Sometimes people will suffer because of the free will actions of others. The above mentioned person may have collided head-on with another car, killing the occupants. The passengers in the other car may have been innocent of any wrongdoing, yet they suffered the consequences of the one who chose to drink and then drive. Some free will choices made throughout the Bible were felt for many generations. When Jehovah made the prohibition against worshipping idols (Exodus 20:3-5), the consequences of those who violated this command were felt for many generations to come. There are multiplied thousands starving in various lands today, while so-called sacred cows roam the very streets in which human beings are dying. Is it God’s fault? Or is it the choice these people make not to eat what is right before them?

When one stops and thinks about pain and suffering when compared to good and pleasure, most, if not everyone, enjoys far more of the latter two than the former. Bad things bring out the worst in people. One must wonder if the same people who cry the loudest when things are not going their way are the same ones who fall on their knees and thank God for the wonderful life they have otherwise.

It should be noted at this juncture some particulars regarding the trio of Evil, Pain, and Suffering. First and foremost is should be remembered that these three things come from the devil and not from God. It was the wicked prince of this world who first introduced the infamous trio into the world (see James 1:17). It was Satan who plagued the patriarch Job with all his afflictions; yet Job was oblivious to this fact until after the events took place. When statements from within the book of Job are compared, it seems that the events recorded took place over a year or less. Yet, Job lived to well over 200 years old. And when the book begins he was fairing better than anyone else on the face of the earth, and when the book ends he is restored to that former glory, plus some. However, all some want to focus on in the book of Job are his woes; rather than focus on his triumphs over those woes. Job had well over 200 years to experience life and earthly abundance, and came out the victor supreme.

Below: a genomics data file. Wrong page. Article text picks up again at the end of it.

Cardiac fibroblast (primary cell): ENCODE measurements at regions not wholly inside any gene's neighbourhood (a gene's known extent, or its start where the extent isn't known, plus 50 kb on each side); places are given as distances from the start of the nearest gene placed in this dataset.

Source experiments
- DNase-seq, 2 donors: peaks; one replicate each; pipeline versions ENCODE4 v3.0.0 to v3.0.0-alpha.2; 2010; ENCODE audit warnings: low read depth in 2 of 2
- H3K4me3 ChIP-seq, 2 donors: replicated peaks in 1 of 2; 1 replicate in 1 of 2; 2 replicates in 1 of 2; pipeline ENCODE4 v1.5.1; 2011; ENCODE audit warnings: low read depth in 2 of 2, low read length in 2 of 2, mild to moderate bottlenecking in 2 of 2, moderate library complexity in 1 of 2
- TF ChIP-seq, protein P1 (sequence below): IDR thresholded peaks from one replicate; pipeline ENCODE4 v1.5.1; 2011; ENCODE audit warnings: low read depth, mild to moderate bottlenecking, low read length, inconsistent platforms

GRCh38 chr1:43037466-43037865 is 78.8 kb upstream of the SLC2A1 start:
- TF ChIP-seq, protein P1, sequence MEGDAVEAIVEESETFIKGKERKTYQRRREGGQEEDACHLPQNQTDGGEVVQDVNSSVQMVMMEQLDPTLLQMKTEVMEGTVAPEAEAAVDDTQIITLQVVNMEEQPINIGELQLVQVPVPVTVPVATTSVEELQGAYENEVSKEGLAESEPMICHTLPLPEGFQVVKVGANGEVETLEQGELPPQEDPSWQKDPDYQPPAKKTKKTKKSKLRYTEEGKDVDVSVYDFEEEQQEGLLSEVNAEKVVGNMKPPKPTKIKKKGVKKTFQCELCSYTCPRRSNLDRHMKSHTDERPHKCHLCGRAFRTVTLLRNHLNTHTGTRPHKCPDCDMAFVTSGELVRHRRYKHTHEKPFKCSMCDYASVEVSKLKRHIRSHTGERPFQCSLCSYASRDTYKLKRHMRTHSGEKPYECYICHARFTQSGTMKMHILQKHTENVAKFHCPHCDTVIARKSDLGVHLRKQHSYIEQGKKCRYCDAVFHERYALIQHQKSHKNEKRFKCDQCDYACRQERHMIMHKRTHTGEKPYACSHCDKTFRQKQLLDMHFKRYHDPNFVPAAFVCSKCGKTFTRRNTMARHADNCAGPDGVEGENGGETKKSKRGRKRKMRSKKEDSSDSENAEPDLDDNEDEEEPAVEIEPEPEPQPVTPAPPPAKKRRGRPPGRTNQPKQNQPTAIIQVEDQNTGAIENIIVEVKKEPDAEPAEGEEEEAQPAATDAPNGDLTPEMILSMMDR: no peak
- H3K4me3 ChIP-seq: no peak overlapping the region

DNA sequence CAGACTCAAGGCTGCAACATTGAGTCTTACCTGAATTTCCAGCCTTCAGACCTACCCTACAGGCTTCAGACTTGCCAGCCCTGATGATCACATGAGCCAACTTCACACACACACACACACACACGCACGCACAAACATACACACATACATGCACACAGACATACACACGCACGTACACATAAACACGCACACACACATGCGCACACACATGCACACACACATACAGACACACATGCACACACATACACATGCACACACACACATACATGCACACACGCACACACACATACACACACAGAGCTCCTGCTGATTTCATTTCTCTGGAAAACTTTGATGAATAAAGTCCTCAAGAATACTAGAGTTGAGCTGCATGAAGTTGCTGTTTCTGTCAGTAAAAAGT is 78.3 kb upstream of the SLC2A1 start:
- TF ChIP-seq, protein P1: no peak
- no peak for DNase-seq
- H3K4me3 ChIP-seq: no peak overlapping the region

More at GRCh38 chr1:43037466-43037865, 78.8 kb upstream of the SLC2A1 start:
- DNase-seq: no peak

There are a number of benefits that come from suffering and pain. When pain and suffering are at their highest these benefits seem light years away, if they will ever come at all. Nonetheless, the trials and suffering we experience in this world are a constant reminder that we are only pilgrims in this world and it is not our permanent address (Hebrews 11:13-16; 1 Peter 1:17). If the child of God were to never experience anything but good in this present world, would he or she ever seek “those things which are above” (Colossians 3:1)?

Neither this generation nor the one before nor the one after should ever believe themselves to be the only one that has experienced pain, suffering, loss, and heartache. Jesus, the prophets, the apostles, and many others of that time and beyond have always suffered in one way or the other. The trials and suffering we face in this life will allow us to be better comforters to others who suffer (2 Corinthians 1:4). It is always a humbling experience that keeps one from exalting him or herself (cf. Paul, 2 Corinthians 12:1-10). And, those things we endure now are only temporal; for we will have great glory revealed in us in the hereafter (Romans 8:18-25).

Why do so many people question the validity of God’s benevolent nature? Probably because they are using this as nothing more than a cop-out for not becoming a Christian or not returning to faithful service to Him. The poor excuses that are offered by legion today have not changed the benevolent nature of Jehovah. He still reigns supreme upon His Majestic Throne, fearing nothing from the ravings of skeptic and infidel alike. He is also the same caring and compassionate God who cares deeply that His children suffer (1 Peter 5:7).


Hardy Building Ward Street Church of Christ
3832 Hwy 62/412 (Mailing address: P.O. Box 224)
Hardy, AR 72542